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Tax & Legal

Organisational integration for VAT groups newly defined


The finance ministry has redefined the organisational integration requirement for a VAT group.

A VAT group (Organschaft) must meet three basic integration requirements, financial, commercial and organisational. Financial integration implies that the parent holds a majority in voting rights over the subsidiary, commercial integration means that the business of the subsidiary supports or complements that of the parent and organisational integration is held to exist where the subsidiary is unable to set its own management policy. The organisational integration requirement is sometimes expressed as the subsidiary’s lack of a will of its own as distinct from that of the parent and has traditionally been seen as being met where both entities are managed by the same directors. However, the exact limits of this integration are not always clear and the finance ministry has now issued a decree setting out in some detail the principles to be followed.

 

Organisational integration is an extension of, but distinct from, financial integration in that it is the execution of the parent’s powers of direction conferred by its majority vote. It must ensure that the subsidiary cannot develop a managerial will of its own. This is a question of fact. The primary example continues to be common directors, although it is not necessary for every director to hold office in both companies. Thus, not every director of the parent need serve on the board of the subsidiary. The position is more complicated where not all the directors of the subsidiary are also directors of the parent. In these cases, regard must be had to the powers of each individual. If the rights are exercised jointly, there will be organisational integration if the common directors of the subsidiary form a majority able to decide the issue under debate. If they cannot, organisational integration will require other institutional measures to prevent action by the subsidiary against the wishes of the parent. These can lie in the combination of extensive management rights of the parent with the power to appoint and dismiss the directors of the subsidiary. They can also lie in a (documented) mechanism forcing a director of the subsidiary alone to submit to resolution of a dispute by the common director appointed parent. The organisational integration can be indirect through intermediary companies, but cannot be through common supervisory board memberships. Organisational integration can also be founded by directors of the subsidiary, who are not, themselves directors of the parent. However, they should hold senior management positions with the parent and be bound to follow the instructions of their superiors on pain of loss of office with the subsidiary should they fail to do so. By contrast, it is not sufficient that an appointee of the parent merely hold a senior position with the subsidiary subordinate to a director answerable to the parent in the latter’s capacity as shareholder only.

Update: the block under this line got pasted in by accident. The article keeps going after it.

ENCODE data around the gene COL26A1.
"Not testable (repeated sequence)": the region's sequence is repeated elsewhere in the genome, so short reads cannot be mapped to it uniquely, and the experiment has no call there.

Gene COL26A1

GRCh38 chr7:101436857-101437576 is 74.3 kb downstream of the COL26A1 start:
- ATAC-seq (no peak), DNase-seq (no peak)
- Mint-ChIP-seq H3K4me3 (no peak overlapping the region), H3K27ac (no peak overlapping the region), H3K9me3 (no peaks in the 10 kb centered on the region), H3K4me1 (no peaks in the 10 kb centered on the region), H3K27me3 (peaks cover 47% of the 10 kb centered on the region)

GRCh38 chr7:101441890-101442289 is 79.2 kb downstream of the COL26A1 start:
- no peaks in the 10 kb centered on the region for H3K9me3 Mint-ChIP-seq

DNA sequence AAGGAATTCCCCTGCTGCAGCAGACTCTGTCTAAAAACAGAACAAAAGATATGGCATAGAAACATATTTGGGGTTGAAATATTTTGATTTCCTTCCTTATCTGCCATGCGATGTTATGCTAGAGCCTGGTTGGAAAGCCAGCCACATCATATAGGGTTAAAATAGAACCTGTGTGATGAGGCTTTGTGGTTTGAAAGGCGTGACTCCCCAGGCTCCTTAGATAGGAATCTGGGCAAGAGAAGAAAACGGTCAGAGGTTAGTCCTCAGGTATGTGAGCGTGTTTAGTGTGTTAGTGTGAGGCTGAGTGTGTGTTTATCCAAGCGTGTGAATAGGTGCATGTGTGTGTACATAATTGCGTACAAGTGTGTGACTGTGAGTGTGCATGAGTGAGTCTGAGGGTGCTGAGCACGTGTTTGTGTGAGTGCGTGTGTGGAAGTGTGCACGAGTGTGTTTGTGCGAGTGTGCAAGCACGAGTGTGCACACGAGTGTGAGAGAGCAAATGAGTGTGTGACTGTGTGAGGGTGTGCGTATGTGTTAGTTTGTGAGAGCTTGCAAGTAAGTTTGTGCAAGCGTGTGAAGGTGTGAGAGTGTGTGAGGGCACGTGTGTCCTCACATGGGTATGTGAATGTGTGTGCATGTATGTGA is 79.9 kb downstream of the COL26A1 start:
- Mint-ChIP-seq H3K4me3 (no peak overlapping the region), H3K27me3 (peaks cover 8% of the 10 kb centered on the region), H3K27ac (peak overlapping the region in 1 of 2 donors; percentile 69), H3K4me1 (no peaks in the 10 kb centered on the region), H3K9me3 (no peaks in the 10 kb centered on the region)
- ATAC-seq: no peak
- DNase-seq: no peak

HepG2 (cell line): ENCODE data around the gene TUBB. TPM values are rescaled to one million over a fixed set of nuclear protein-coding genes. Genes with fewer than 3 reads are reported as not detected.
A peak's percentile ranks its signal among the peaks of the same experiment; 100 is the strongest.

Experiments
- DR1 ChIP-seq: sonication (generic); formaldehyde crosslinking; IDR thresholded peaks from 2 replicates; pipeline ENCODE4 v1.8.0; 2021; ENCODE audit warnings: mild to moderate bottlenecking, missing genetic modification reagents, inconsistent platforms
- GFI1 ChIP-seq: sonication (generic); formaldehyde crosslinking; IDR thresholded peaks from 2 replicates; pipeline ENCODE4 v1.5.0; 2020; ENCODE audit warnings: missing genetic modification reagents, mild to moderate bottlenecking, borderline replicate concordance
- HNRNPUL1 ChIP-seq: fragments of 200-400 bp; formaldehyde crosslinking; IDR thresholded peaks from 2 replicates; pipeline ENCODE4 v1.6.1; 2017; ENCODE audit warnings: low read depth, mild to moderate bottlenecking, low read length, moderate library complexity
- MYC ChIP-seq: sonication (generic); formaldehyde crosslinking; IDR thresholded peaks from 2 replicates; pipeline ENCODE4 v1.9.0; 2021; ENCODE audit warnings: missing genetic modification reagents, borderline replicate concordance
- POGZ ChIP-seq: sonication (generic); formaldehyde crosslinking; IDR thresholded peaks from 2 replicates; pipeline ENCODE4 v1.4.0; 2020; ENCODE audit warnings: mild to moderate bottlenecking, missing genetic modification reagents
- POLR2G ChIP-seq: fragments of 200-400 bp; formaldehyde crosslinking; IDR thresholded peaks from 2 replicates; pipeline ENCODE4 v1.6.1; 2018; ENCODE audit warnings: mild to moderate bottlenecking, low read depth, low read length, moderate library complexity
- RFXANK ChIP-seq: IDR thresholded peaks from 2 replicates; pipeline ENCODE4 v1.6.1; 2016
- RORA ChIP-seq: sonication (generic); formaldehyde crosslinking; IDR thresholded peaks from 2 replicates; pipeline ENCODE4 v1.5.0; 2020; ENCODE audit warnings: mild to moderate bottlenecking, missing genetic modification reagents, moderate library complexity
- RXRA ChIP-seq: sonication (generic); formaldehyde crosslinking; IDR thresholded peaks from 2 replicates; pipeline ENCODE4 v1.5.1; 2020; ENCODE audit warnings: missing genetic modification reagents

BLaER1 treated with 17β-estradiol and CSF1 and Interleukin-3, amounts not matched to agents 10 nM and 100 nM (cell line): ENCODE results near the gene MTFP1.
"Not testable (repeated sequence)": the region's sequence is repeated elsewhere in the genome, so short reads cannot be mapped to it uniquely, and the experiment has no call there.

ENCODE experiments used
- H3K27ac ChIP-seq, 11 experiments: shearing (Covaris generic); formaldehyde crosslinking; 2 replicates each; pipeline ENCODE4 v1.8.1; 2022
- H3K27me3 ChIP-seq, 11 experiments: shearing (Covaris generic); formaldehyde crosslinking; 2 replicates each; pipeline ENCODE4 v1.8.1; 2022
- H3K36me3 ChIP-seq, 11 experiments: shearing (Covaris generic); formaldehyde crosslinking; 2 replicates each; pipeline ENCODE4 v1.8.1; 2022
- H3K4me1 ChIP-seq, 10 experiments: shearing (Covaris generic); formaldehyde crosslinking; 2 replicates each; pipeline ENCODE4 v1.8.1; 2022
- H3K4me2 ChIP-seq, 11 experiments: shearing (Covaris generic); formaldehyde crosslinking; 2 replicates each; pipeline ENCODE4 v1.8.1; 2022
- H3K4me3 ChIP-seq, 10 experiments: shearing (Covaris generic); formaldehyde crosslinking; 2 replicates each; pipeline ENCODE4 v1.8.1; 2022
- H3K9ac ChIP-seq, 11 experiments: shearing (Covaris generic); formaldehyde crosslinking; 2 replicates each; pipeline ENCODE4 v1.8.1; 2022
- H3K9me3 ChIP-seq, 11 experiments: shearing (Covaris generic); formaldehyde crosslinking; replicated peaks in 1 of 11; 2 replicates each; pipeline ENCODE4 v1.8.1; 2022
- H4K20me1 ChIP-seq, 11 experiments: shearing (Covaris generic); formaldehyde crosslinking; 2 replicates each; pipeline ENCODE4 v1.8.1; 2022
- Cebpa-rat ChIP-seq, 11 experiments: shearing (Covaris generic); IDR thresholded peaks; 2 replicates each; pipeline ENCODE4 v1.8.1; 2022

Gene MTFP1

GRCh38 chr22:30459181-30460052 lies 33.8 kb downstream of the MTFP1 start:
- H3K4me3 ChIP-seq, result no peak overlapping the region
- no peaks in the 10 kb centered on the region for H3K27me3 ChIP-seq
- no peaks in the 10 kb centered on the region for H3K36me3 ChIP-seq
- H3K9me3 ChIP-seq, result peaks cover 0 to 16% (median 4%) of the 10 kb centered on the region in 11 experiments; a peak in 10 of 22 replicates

In exceptional cases, there may be organisational integration without common directorships. However, there must be institutional measures ensuring the obedience of the subsidiary’s management to the will of the parent on all matters of importance. Examples can be found in a formal group policy, or in an order for management set specifically for the subsidiary. The parent’s management must also be able to demonstrate its control over the subsidiary to third parties. This control must be exercised regularly; the ability to act as a majority shareholder, the establishment of a regular reporting system, approval requirements or consultancy bodies without their own executive power are, of themselves, insufficient.

 

The new definition is to apply to all open cases. However, no objection will be taken to companies continuing to follow the old definition for the remainder of the calendar year 2013, provided that all members of the group do so consistently.